Beyond broken Bitcoin: 7 technologies that are doomed to failure

Beyond broken Bitcoin: 7 technologies that are doomed to failure
Wave goodbye to these tech oddities

The cracks are starting to appear in the Bitcoin façade – from audacious multi-billion pound heists, to increasing government intervention, and the ever-present danger of it being a currency more volatile than one of Walter White's 'special' chemistry experiments. The Bitcoin crypto-currency dream doesn't seem to be all it was cracked up to be.

But Bitcoin isn't the only tech dream that's falling flat. Here are seven more Silicon Valley poster-children that aren't quite the technological Second Coming.

1. Crowd Funding

Kickstarter was the solution for uni students with a back-of-the-napkin idea and an overdraft the world over – put your amazing idea up online, and strangers will pledge a bit of cash to get your genius plan into fruition. And, to a small extent, it's still alive.


Kickstarter has seen more than a few successes turn into failures.

However, Kickstarter's Greatest Hits isn't such a smash album at the moment: Pebble, the biggest project to date, delivered on its promises nearly a year late, and is probably about to be smashed by the tech big boys' smartwatches. Ouya, the cheapo Android gaming consoles, is now less of a household name than HD-DVD. Oculus Rift, the awesome-looking virtual reality headset, has been bought out by Facebook, so that'll probably end in tears (and an incredibly realistic version of Farmville).

2. E-Readers

Amazon's £59 Kindle might be all the rage at the moment, but e-readers are almost certainly doomed to obsolescence in the next decade. Tablets have been getting real cheap – the first iPad cost about £350 at launch, four years ago; now, you can buy a Tesco Hudl tablet, which is an all-round better tablet than Apple's first machine, for £119.


With tablets going down in price and up in quality ereaders could be going the way of the VHS.

With that kind of cheap pricing, more people will be buying tablets, and no-one needs two devices. Sure, e-readers have screens you can read on the beach and better battery life, but given a few years tablet technology will catch up -- and then it'll be game over for the Kindle and all its e-reader pals.

3. Motion-Gesture Controls

If you've seen Minority Report, you'll have noticed that the guy messing around with the hi-tech gesture-controlled computer isn't your stereotypical computer nerd – rather, it's Tom Cruise, at the peak of his physical prowess. That isn't by accident – it's because controlling a computer by waving your hands around is actually incredibly tiring, and far harder work than simply using a keyboard and mouse, like most good civil servants.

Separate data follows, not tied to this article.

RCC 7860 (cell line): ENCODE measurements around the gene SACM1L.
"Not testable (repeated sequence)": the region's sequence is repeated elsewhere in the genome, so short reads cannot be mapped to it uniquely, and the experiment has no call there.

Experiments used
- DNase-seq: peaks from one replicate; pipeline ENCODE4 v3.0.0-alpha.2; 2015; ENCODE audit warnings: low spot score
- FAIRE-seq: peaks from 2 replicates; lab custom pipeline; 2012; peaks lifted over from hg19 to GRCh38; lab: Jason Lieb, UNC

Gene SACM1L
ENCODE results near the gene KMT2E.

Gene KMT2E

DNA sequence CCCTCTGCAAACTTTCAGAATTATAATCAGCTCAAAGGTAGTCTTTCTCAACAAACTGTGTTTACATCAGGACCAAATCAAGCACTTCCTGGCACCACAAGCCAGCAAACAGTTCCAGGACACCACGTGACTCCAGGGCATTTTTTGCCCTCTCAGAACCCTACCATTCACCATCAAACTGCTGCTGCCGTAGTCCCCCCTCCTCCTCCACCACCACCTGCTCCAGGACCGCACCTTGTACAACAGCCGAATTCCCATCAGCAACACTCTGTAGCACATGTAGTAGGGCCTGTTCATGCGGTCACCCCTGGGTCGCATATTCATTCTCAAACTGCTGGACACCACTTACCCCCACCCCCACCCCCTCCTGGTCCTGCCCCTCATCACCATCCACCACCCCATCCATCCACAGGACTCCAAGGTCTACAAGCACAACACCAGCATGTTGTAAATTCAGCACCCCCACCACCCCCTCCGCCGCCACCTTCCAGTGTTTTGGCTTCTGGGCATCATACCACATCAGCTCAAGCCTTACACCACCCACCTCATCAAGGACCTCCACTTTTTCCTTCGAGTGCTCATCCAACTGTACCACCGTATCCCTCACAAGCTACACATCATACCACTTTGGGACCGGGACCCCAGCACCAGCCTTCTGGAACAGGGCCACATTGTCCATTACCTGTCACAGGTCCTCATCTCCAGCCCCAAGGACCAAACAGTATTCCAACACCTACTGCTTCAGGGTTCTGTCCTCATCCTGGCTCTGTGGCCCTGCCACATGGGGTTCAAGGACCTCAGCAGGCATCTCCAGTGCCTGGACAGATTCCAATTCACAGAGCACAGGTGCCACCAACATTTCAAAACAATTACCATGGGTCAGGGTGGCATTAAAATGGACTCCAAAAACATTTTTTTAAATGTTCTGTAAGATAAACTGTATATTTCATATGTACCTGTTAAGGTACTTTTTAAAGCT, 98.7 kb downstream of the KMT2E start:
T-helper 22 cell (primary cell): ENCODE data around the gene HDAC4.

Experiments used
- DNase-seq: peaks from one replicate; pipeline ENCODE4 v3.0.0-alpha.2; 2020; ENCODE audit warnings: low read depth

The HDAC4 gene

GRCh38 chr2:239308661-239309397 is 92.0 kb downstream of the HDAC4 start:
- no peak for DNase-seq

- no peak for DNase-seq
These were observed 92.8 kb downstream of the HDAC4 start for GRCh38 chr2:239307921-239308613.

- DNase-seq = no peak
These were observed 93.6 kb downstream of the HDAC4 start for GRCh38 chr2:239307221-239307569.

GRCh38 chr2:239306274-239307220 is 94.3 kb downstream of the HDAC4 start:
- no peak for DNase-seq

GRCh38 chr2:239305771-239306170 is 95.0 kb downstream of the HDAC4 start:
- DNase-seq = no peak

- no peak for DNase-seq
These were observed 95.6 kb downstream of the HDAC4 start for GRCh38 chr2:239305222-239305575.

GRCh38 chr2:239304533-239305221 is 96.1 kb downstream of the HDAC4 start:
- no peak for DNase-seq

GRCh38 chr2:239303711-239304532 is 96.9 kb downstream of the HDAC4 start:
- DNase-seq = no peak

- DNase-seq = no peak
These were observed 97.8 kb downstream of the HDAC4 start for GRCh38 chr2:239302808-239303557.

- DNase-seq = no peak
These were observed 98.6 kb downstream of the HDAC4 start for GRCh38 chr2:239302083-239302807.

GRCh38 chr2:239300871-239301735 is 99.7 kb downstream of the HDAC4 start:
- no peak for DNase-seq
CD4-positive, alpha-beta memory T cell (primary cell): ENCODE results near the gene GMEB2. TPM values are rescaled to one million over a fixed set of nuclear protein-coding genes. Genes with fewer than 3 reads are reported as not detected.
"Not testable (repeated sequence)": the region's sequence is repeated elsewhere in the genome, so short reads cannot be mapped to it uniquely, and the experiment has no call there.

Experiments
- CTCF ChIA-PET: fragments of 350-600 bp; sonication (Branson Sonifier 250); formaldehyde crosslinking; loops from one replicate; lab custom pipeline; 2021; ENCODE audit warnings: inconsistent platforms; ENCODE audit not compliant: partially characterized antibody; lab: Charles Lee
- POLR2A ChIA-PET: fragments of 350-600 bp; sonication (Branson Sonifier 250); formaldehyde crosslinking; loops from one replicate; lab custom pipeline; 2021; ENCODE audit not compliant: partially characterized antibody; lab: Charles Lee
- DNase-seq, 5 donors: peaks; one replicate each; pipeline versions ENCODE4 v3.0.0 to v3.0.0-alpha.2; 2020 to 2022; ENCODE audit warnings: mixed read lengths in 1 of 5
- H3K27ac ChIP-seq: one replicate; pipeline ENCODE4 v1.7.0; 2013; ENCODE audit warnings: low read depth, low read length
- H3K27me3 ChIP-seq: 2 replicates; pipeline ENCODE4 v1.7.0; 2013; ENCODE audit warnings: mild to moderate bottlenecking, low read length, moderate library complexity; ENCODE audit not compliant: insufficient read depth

Minority report

Motion-gesture controls are really more effort than you'd think.

In fact, despite the fact that you can buy a motion-control box for a computer for about £50, elaborate hand signals to control your desktop haven't caught on. The simple reason being that Old Faithful, the keyboard and mouse combo, is incredibly precise and low effort. And you know the saying – if it ain't broke, don't fix it. It's difficult to see any input system – and particularly not anything that involves flailing like a maniac – taking over your spreadsheet input duties any time soon.

4. 8K TVs

First it was HD TVs, then 4K, then 3-D (and that's a whole separate train wreck); but the latest trend seems to be flat-screens with a resolution of 7680 x 4320 pixels – or, as the TV manufacturers would have you know it, 'Ultra HD'.

8k TV

8k TV is great, for people with massive living rooms.

That sounds all well and good, after all, who doesn't want a display so sharp you can see the individual beads of sweat on Jose Mourinho's face? But Ultra HD is total overkill. Your eye has a limited resolution it can actually detect, and for you to be able to tell the difference over a 4K TV when sitting a reasonable 10 feet away, an 8K TV would have to be over 110 inches wide. I don't know about you, but that's probably bigger than my entire living room.

5. 3-D Printing

Another poster-child of the modern age, 3-D printing is meant to revolutionise the way we buy stuff. Rather than ordering something on Amazon, or, god forbid, going to an actual shop, the lucky citizens of the future will be able to use a 3-D printer to make their own versions of everything, from shoes to smartphones and your lunchtime can of Pringles.